Play & the Curriculum
There are seven learning areas that provide learner expectations for Alberta Education's Kindergarten Program of Statement: Early Literacy, Early Numeracy, Citizenship and Identity, Environment and Community Awareness, Personal and Social Responsibility, Physical Skills and Well-Being, and Creative Expression. As is stated in the Kindergarten Program Statement (2008), many of the learning outcomes will be accomplished simultaneously. As such, examples of learning activities may be listed under more than one learning area. The learning activities listed all involve some form of play and are developmentally appropriate for Kindergarten students.
1. Early Literacy
Alberta Education's Kindergarten Program Statement explains how "early literacy focuses on children being actively engaged in acquiring language and constructing their own understanding of how oral and written language works" (2008). Teachers support student engagement by introducing play in many facets of building literacy skills. There are five strands of the English Language Arts/Early Literacy curriculum: listening, speaking, reading, writing, viewing, and representing. While playing, students regularly are building their listening, speaking, viewing and representing skills. Students learn to meet different General Learning Expectations as they “explore thoughts, ideas, feelings and experiences” through dramatic play; “comprehend and respond personally and critically to oral, print and other media texts” through retelling of stories using props; “manage ideas and information” through referring to pictures of towers in order to build their own; “enhance the clarity and artistry of communication” through painting their names; and “respect, support, and collaborate with others” by working together to build puzzles.
Through play students explain the characters, setting, and plot within the stories they are creating.
2. Early Numeracy
For successful learning and living, numeracy is as important as literacy is. “To discover and make meaning of an increasingly complex and evolving world, students need the confidence and habits of mind to acquire, create, connect and communicate information in a variety of contexts, going beyond the basic skills of reading, writing and solving simple arithmetic problems” (Alberta Education). Prior to Kindergarten, children are already curious and working to make meaning of their surroundings. Alberta Education’s Kindergarten Program Statement (2008) states that learning mathematics is rooted in various activities including play! In the Kindergarten classroom, students meet General Learning Expectations of developing number sense, creating patterns, and sorting by playing with manipulatives such as beads or superhero magnet games. Students also meet General Learning Expectations of understanding shape and space by playing with building blocks, lego, and putting together puzzles.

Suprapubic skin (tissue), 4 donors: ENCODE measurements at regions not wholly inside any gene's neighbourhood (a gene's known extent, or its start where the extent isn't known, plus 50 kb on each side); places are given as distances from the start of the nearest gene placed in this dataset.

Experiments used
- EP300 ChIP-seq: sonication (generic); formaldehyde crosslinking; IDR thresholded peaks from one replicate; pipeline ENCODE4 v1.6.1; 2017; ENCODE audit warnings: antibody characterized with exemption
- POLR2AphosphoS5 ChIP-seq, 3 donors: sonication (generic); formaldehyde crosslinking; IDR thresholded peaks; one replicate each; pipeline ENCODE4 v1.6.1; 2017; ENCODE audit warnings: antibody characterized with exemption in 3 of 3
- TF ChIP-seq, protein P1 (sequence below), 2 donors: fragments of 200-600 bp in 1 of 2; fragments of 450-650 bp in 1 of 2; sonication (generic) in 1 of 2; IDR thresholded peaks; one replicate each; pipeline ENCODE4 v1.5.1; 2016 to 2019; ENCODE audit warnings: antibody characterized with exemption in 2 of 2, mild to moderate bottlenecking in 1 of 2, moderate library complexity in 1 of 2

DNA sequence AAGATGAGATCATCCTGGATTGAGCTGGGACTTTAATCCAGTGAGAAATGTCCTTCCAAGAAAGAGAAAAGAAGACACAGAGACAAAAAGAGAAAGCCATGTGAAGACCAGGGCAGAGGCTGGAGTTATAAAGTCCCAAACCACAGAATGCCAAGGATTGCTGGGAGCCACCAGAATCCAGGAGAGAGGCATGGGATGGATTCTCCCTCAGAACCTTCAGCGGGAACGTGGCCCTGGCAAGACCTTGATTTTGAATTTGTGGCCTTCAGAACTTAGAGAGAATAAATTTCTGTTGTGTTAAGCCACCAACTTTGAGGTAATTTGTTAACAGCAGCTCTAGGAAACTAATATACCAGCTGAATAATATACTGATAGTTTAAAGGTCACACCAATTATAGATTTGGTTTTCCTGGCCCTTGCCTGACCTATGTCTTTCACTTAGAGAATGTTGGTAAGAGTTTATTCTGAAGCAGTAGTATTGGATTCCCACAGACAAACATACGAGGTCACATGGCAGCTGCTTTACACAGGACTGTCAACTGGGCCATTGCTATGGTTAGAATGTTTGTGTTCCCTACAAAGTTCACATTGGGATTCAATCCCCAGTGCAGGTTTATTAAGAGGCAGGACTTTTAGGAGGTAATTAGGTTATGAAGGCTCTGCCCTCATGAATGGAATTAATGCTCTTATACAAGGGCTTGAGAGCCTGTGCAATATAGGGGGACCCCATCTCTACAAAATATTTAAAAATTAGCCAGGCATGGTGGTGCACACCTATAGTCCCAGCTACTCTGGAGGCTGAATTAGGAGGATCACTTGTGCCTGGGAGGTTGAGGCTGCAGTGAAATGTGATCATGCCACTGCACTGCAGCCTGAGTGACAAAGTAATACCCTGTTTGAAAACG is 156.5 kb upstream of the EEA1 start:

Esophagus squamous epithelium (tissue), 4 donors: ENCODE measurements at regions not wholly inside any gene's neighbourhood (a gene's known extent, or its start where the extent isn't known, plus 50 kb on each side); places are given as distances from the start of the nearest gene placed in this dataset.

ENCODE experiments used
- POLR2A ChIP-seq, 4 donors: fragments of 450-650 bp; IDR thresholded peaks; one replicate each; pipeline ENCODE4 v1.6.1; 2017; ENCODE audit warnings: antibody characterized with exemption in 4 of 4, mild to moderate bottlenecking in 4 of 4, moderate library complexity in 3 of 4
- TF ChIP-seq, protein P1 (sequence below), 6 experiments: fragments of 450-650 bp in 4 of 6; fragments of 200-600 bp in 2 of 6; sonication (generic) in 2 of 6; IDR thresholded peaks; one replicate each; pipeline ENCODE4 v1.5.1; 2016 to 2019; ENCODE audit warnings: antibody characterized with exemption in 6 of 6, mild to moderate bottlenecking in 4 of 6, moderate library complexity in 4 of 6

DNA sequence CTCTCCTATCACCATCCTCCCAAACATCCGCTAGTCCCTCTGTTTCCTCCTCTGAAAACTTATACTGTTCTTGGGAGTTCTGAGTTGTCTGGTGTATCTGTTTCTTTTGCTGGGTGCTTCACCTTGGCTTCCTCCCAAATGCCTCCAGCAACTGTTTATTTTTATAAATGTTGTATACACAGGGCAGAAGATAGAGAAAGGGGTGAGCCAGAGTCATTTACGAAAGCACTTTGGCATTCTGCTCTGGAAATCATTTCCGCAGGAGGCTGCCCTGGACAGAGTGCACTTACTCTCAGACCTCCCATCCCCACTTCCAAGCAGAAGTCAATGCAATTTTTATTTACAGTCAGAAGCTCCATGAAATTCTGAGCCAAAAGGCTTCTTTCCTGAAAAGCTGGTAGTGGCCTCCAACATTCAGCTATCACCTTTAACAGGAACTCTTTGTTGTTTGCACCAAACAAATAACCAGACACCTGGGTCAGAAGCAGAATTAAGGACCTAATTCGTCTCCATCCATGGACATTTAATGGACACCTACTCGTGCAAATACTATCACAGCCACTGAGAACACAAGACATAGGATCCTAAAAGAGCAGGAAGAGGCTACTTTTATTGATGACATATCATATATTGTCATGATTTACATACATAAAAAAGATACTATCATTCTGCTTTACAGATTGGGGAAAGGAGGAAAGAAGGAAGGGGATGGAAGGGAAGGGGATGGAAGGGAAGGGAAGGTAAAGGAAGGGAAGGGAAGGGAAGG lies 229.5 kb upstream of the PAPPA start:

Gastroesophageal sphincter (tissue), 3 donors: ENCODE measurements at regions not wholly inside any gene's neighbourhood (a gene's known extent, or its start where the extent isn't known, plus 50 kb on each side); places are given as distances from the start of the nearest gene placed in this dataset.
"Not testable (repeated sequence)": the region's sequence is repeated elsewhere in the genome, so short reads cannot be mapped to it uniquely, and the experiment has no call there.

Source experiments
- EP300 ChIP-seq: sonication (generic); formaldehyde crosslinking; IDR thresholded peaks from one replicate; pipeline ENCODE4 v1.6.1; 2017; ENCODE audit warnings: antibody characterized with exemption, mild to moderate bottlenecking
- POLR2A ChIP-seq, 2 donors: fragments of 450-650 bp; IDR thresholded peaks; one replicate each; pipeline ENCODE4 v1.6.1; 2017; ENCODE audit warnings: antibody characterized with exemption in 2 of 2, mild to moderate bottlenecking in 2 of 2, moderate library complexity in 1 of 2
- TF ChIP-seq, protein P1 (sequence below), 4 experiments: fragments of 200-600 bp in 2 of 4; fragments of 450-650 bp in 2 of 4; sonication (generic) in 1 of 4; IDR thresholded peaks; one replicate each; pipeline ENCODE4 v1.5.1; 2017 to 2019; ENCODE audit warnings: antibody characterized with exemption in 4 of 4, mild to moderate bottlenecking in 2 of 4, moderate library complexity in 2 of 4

.Students match numbers to their respective quantity
Students develop understanding of shape and space by playing with manipulatives.
3. Citizenship and Identity
Alberta Education’s Kindergarten Citizenship and Identity curriculum introduces students to the eight strands of Social Studies: Citizenship; Identity; Economics and Resources; The Land (Places and People); Culture and Community; Time, Continuity and Change; Global Connections; and Power, Authority, and Decision Making. Students begin to develop the attitudes, skills and knowledge to build a sense of identity and understanding of what makes them unique and to create connections with others and a sense of belonging in their community. Students have engaged in play through drawing and colouring self portraits and representations of things and people that they appreciate. Moreover, on a focus towards ethical citizenship, some students also have had the opportunity to participate in dramatic play where they had to work cooperatively to help others by playing doctor, house, and “save the heroes.” Lastly, involving a real world audience is always meaningful and beneficial for students. One class was lucky enough to visit the extremely busy and hard working grade fives and “saved the day” by helping them organize a giant mess!
4. Environment and Community Awareness
Children make sense of the world by interacting with different people. They are naturally inquisitive and learn by becoming actively involved with their surroundings. In our classes, some ways students met the General Learner Expectation of “demonstrat(ing) curiosity, interest, and a willingness to learn about the environment and community” was through a playful nature walk wherein we became aware of our five senses. When playing with blocks and Play-Doh students exhibited understanding of the General Learner Expectation of “us(ing) materials in the environment and community and becom(ing) aware of how others use materials.” The last General Learner Expectation of “demonstrate(ing) awareness of self and similarities and differences between self and others” is visible as students’ role-play familiar situations including playing “house.”